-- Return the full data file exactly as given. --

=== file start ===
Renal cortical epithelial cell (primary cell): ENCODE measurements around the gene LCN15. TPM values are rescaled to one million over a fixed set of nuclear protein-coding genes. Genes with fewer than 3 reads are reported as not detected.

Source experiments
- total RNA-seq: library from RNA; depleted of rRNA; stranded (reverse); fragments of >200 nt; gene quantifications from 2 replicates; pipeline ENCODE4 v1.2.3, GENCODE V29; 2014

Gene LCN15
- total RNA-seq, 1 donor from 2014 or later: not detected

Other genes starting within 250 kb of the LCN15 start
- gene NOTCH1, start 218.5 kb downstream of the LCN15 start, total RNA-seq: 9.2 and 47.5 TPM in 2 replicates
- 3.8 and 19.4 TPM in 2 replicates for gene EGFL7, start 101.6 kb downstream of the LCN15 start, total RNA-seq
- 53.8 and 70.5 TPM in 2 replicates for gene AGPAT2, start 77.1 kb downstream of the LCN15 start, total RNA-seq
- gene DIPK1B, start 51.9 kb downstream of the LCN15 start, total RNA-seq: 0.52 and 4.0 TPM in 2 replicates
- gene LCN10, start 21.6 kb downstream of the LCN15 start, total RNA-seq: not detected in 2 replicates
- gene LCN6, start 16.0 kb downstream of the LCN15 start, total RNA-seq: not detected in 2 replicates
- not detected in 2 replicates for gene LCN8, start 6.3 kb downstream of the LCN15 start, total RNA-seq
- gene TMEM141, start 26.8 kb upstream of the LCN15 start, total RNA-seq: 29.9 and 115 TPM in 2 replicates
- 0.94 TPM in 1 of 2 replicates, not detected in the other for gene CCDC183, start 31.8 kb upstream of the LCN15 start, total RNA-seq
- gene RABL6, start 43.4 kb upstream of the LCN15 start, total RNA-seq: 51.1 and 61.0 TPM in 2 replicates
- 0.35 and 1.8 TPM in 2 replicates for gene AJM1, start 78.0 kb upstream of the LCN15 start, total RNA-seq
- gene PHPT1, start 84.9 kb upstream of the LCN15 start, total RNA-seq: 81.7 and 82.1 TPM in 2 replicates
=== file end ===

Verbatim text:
Renal cortical epithelial cell (primary cell): ENCODE measurements around the gene LCN15. TPM values are rescaled to one million over a fixed set of nuclear protein-coding genes. Genes with fewer than 3 reads are reported as not detected.

Source experiments
- total RNA-seq: library from RNA; depleted of rRNA; stranded (reverse); fragments of >200 nt; gene quantifications from 2 replicates; pipeline ENCODE4 v1.2.3, GENCODE V29; 2014

Gene LCN15
- total RNA-seq, 1 donor from 2014 or later: not detected

Other genes starting within 250 kb of the LCN15 start
- gene NOTCH1, start 218.5 kb downstream of the LCN15 start, total RNA-seq: 9.2 and 47.5 TPM in 2 replicates
- 3.8 and 19.4 TPM in 2 replicates for gene EGFL7, start 101.6 kb downstream of the LCN15 start, total RNA-seq
- 53.8 and 70.5 TPM in 2 replicates for gene AGPAT2, start 77.1 kb downstream of the LCN15 start, total RNA-seq
- gene DIPK1B, start 51.9 kb downstream of the LCN15 start, total RNA-seq: 0.52 and 4.0 TPM in 2 replicates
- gene LCN10, start 21.6 kb downstream of the LCN15 start, total RNA-seq: not detected in 2 replicates
- gene LCN6, start 16.0 kb downstream of the LCN15 start, total RNA-seq: not detected in 2 replicates
- not detected in 2 replicates for gene LCN8, start 6.3 kb downstream of the LCN15 start, total RNA-seq
- gene TMEM141, start 26.8 kb upstream of the LCN15 start, total RNA-seq: 29.9 and 115 TPM in 2 replicates
- 0.94 TPM in 1 of 2 replicates, not detected in the other for gene CCDC183, start 31.8 kb upstream of the LCN15 start, total RNA-seq
- gene RABL6, start 43.4 kb upstream of the LCN15 start, total RNA-seq: 51.1 and 61.0 TPM in 2 replicates
- 0.35 and 1.8 TPM in 2 replicates for gene AJM1, start 78.0 kb upstream of the LCN15 start, total RNA-seq
- gene PHPT1, start 84.9 kb upstream of the LCN15 start, total RNA-seq: 81.7 and 82.1 TPM in 2 replicates